I have a bit of sympathy with the Treasury as the national finances are in a dire state, with a lot of government debt, even before COVID (remember bailing out the banks?). Made worse by COVID. So cutting services to meet demand rather than running empty buses and trains seems sensible with the hope of being able to reinstate them if demand improves. In fact there should be a lot more debate and thought into how to reinvigorate businesses and the economy, particularly exports. (Don’t mention Brexit!)
Regarding the Brighton Line engineering work: last week I realised that it doesn’t coincide with half-term for majority of the Brighton Line area, as it was half-term this past week in London, East Sussex, Brighton and Surrey. West Sussex and Hampshire will, however, have their holiday this coming week.
The problem is outside of London and the large cities there is nothing much lef to cut. It is already down to a Monday to Saturday 7am to6pm service run at hourly or less so not a lot of use to most people. More cuts mean s axing services totally.
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I know it may be very tempting to unfavourably compare TfL with bus services in the provinces but let me redress the balance somewhat and give some clues as to why politicians look towards London.
1) Even after the cuts, London will no doubt enjoy a very comprehensive level of service. I can imagine many bus users outside London being slightly bemused on hearing bus routes in the capital are being *reduced* to operate every 12 minutes!
2) London has lead the way in alternative vehicle propulsion and had the foresight to trial technologies that operators across the land now take for granted. Not many (if any) operators outside London can claim 30% of their fleet are hybrid, for example.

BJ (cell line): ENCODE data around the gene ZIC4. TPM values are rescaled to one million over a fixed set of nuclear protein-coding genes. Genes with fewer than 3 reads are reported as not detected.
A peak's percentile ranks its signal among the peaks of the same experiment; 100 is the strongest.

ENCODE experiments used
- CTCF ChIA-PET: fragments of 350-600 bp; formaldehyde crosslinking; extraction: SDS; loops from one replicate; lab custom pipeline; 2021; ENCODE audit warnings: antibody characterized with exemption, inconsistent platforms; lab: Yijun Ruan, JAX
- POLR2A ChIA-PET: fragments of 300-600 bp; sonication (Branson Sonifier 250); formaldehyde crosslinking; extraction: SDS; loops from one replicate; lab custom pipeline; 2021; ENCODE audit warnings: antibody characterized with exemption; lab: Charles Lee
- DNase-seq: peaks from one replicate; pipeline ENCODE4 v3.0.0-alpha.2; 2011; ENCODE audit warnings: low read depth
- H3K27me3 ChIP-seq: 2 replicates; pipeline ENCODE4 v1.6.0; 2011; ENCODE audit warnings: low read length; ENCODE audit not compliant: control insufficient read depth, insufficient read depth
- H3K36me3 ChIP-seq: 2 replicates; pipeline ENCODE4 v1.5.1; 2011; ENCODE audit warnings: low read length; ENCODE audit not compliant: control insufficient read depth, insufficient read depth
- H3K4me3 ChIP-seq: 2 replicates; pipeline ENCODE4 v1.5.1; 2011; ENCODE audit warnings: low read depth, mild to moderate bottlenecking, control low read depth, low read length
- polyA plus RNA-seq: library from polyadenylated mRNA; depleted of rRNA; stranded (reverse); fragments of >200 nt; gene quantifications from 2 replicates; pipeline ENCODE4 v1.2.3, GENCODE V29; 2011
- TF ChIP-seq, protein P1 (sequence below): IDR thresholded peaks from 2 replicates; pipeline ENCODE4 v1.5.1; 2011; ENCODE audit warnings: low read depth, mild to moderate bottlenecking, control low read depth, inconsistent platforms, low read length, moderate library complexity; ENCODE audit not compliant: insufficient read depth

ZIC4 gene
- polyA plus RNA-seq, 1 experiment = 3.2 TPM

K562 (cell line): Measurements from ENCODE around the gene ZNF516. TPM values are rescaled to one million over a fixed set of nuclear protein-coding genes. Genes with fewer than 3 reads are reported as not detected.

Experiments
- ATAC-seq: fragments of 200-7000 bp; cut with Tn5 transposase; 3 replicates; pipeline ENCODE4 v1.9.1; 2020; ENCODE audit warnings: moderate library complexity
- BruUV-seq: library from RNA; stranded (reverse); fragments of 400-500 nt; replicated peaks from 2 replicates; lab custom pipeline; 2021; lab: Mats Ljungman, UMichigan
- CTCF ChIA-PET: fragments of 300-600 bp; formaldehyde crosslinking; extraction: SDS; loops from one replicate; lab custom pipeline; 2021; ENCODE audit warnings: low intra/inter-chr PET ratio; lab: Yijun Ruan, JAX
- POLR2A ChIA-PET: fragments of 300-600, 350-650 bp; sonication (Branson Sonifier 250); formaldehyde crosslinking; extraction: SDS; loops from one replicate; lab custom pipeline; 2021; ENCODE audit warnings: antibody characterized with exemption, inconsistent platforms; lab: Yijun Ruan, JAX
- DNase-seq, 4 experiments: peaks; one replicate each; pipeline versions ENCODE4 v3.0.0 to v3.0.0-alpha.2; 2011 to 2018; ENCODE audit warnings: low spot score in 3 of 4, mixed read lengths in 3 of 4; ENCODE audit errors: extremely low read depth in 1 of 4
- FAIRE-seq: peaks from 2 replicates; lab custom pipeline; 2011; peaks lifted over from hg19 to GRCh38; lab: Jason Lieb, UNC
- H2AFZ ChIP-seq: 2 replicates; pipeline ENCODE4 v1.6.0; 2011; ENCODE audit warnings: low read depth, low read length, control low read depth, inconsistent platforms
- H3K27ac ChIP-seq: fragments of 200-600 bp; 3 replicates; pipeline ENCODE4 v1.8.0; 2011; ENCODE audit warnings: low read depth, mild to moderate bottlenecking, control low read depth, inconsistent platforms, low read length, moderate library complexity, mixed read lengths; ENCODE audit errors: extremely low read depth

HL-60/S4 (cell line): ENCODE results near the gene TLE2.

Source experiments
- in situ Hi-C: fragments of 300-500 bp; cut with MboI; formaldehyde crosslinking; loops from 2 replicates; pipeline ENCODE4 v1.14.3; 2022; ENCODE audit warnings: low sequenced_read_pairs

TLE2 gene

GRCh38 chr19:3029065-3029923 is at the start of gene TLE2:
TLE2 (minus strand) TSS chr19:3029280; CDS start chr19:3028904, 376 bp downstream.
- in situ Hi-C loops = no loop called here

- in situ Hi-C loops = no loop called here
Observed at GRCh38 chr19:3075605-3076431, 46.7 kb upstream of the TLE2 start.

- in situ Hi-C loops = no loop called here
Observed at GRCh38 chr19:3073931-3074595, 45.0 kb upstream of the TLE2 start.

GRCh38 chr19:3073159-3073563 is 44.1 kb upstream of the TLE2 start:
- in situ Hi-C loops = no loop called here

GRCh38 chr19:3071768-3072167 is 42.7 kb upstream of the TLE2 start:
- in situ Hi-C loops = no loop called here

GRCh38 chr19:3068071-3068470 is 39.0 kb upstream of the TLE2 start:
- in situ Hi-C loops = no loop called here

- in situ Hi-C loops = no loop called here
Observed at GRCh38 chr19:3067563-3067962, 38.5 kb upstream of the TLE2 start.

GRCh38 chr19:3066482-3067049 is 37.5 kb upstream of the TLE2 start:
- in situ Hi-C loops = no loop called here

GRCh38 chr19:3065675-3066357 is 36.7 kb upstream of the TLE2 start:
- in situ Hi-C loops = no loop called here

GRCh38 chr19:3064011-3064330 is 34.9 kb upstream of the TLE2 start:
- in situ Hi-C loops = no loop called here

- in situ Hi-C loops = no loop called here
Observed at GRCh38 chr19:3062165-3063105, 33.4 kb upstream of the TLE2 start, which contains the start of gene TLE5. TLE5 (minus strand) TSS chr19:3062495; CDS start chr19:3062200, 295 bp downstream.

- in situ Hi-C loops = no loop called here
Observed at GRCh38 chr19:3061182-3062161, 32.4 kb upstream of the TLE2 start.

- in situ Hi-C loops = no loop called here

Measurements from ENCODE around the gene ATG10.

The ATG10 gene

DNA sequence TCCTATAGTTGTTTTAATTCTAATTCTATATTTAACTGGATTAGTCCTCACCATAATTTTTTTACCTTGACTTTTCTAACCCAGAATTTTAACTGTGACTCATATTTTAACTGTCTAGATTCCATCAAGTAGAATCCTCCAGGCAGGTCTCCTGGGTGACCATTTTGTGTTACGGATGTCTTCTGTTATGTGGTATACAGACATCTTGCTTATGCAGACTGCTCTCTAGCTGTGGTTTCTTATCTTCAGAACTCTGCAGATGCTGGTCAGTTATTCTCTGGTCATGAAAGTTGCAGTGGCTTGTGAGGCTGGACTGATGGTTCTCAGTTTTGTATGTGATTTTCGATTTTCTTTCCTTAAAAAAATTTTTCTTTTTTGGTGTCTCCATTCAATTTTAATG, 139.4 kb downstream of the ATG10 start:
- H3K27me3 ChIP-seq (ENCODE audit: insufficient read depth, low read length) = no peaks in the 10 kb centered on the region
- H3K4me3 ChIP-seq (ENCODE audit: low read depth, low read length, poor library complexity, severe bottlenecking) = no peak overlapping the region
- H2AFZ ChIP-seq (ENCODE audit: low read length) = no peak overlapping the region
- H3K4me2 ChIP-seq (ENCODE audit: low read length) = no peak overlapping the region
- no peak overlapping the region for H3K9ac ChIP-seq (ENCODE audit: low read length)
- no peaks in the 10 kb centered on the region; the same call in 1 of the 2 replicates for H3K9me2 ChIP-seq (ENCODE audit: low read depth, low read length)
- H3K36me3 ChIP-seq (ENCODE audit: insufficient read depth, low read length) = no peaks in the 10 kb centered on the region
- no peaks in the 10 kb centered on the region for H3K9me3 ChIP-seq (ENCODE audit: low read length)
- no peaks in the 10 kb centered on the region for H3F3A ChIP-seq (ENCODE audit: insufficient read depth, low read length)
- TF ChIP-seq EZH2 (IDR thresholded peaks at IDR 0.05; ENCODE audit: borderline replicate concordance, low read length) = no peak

3) Similarly, TfL has pioneered cashless ticketing and next-stop bus announcements which are by no means universal outside London.
4) How many places outside London can you obtain a hopper fare, let alone one for £1.55?
Of course, all this costs but one does tend to get what one pays for in life….
TfL may declare itself Bankrupt next week
Mr Khan’s office said one option being considered if the government refused support was issuing a report under section 114 of the Local Government Finance Act 1988 – effectively declaring TfL bankrupt.
Passenger footfall has still not recovered, with Tube ridership just 59 per cent of pre-pandemic levels according to new figures. Meanwhile, TfL bus ridership has returned to around 75 per cent.
The goverenment has repeatedly shown there commitment to supporting London’s transport network throughout the pandemic, providing over £4.5bn in emergency funding to Transport for London and pledging a further billion pounds of capital investment every year up until at least 2024-25 – all at a time of significant pressure on the national finances,” a spokesperson for the Department for Transport said.
They added: “We’re aware that TfL are still feeling the aftereffects of the pandemic, but it is the Mayor’s responsibility to accelerate overdue reforms that will ensure TfL becomes financially sustainable in a way that is fair to taxpayers. Discussions are ongoing and we will provide an update in due course.”